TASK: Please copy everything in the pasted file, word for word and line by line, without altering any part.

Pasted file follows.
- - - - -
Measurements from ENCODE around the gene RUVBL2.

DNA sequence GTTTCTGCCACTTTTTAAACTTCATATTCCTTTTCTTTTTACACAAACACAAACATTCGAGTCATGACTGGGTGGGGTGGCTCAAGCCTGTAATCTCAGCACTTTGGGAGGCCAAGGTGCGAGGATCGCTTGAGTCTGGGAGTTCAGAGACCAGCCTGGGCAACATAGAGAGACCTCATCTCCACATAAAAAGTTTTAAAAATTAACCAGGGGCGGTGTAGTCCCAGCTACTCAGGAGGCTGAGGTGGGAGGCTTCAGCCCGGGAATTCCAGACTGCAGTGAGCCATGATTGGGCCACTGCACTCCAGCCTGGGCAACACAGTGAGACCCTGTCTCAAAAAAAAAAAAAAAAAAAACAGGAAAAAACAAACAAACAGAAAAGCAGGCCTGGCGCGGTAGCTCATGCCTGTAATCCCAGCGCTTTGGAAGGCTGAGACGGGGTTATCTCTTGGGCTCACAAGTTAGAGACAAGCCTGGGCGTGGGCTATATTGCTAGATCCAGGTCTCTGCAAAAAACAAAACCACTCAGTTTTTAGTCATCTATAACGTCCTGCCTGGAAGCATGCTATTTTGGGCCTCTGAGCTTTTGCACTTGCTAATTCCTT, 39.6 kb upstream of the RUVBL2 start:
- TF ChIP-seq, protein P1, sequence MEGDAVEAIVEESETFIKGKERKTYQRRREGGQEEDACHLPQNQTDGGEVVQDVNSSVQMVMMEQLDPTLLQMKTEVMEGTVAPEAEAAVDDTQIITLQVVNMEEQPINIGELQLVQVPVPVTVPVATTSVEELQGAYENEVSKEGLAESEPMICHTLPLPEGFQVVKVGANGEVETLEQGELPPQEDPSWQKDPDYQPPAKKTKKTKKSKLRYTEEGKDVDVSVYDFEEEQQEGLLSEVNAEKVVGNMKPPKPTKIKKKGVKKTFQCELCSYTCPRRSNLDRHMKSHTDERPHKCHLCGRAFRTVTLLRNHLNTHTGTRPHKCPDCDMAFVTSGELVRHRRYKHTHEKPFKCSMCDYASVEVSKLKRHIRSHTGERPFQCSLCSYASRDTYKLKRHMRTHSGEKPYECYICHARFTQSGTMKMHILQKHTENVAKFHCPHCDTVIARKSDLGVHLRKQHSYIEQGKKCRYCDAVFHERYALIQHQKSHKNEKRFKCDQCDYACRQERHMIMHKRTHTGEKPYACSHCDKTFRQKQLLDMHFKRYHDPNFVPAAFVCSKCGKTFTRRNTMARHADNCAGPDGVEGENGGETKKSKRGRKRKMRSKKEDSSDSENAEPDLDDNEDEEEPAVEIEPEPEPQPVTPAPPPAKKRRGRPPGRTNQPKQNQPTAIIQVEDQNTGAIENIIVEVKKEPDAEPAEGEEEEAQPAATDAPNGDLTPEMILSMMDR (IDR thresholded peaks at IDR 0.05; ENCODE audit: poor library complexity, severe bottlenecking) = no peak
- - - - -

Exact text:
Measurements from ENCODE around the gene RUVBL2.

DNA sequence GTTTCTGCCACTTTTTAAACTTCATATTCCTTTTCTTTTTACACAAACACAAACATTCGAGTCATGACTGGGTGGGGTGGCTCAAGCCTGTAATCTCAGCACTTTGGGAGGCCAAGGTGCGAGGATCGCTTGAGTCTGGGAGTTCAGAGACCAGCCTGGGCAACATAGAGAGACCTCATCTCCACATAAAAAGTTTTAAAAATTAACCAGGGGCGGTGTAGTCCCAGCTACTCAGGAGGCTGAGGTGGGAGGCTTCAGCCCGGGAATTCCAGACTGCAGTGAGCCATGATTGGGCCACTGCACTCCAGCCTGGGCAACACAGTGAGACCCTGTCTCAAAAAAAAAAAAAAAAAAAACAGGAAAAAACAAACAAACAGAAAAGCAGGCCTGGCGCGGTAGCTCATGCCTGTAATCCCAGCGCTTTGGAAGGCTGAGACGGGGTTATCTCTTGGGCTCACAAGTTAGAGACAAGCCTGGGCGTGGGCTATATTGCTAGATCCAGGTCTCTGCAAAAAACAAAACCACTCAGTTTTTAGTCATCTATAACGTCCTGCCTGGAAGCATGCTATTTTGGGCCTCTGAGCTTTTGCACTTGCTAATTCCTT, 39.6 kb upstream of the RUVBL2 start:
- TF ChIP-seq, protein P1, sequence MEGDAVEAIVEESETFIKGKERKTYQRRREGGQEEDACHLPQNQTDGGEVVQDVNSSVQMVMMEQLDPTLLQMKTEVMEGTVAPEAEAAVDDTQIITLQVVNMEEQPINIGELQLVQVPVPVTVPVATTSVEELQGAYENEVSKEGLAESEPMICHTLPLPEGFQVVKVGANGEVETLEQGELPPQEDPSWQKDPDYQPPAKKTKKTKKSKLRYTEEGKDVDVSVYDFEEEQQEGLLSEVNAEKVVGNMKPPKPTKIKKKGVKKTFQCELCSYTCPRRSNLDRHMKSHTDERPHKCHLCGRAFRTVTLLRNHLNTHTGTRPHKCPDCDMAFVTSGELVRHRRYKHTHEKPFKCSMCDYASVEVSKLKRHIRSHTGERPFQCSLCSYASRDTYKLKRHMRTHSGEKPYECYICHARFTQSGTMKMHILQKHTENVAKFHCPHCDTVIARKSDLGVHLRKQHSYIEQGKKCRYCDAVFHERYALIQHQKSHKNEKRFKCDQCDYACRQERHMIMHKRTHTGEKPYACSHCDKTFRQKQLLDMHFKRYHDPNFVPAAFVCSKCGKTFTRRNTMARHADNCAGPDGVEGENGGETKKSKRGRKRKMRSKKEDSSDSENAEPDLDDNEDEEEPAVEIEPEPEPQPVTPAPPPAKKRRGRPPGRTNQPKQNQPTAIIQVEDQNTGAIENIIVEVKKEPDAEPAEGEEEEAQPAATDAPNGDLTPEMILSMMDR (IDR thresholded peaks at IDR 0.05; ENCODE audit: poor library complexity, severe bottlenecking) = no peak